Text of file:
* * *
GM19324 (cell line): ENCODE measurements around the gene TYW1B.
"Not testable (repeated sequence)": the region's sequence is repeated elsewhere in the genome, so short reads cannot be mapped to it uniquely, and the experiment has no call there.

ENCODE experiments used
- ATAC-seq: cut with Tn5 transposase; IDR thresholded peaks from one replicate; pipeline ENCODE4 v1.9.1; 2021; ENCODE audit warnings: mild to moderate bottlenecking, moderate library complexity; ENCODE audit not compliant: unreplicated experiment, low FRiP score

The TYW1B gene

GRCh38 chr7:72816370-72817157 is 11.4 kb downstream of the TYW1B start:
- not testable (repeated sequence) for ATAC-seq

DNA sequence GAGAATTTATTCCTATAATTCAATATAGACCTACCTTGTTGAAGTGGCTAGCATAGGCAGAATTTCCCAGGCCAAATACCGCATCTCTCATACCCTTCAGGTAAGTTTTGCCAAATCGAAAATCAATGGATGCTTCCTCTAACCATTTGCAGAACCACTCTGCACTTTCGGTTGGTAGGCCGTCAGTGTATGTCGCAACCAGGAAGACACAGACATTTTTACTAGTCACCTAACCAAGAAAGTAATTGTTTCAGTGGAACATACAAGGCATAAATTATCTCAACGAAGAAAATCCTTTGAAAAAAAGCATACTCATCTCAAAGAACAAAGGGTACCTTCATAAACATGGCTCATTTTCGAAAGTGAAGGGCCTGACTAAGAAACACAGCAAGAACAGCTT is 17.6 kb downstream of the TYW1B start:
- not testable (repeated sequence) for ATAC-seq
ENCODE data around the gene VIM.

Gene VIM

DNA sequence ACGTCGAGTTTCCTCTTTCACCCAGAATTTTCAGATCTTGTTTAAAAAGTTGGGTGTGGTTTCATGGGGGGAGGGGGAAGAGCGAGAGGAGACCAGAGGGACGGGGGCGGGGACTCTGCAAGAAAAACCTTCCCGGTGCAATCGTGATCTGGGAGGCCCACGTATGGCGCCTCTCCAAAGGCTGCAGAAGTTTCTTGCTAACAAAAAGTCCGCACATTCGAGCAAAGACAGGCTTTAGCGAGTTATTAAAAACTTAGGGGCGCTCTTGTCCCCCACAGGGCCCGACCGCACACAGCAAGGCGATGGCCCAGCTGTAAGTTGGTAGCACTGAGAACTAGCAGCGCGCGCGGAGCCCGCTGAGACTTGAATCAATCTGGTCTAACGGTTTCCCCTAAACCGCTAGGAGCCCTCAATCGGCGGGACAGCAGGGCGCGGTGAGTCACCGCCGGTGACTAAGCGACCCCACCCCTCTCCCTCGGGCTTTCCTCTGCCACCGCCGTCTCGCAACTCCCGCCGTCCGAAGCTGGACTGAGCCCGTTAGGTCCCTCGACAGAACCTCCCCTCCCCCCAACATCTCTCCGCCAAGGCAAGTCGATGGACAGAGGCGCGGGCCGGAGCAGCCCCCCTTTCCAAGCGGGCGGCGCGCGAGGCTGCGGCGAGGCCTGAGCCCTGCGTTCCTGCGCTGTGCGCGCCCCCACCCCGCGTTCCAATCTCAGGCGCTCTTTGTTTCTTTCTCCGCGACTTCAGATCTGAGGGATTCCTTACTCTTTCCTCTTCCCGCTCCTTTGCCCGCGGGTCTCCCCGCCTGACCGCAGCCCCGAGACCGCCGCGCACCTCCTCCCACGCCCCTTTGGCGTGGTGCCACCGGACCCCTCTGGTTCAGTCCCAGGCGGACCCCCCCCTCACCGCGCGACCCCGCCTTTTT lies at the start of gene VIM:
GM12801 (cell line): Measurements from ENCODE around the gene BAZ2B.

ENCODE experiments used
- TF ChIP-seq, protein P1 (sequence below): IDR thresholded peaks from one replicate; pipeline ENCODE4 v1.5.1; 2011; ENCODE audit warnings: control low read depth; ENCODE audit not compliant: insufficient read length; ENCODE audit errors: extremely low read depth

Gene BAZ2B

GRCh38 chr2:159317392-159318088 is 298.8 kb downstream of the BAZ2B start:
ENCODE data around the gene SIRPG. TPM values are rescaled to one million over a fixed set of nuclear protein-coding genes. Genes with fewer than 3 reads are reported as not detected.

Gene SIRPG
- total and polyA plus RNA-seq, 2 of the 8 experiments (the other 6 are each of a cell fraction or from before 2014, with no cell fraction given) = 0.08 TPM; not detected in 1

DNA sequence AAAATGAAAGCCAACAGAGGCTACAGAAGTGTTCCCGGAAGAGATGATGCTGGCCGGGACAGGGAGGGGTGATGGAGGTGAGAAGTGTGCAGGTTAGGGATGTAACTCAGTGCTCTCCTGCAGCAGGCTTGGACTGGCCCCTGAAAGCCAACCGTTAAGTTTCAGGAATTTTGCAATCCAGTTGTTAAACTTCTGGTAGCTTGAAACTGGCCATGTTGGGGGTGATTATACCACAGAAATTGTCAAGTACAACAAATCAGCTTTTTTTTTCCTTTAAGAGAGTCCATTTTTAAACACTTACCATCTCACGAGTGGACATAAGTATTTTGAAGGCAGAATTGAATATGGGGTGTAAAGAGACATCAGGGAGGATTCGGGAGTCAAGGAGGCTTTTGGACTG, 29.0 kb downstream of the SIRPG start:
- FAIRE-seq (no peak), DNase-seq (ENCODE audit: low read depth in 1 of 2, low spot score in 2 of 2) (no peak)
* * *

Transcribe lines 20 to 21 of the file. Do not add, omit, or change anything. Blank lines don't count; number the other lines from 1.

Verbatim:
- total and polyA plus RNA-seq, 2 of the 8 experiments (the other 6 are each of a cell fraction or from before 2014, with no cell fraction given) = 0.08 TPM; not detected in 1

DNA sequence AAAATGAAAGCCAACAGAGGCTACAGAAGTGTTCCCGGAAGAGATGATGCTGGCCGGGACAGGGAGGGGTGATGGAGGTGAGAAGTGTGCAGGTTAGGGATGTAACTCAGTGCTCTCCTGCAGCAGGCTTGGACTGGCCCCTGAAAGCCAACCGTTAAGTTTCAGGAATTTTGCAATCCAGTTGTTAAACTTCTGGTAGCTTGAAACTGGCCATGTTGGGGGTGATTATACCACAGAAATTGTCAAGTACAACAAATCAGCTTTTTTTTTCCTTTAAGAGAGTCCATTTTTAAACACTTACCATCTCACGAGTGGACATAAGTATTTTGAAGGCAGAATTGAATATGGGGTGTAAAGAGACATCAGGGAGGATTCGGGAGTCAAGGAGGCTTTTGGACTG, 29.0 kb downstream of the SIRPG start: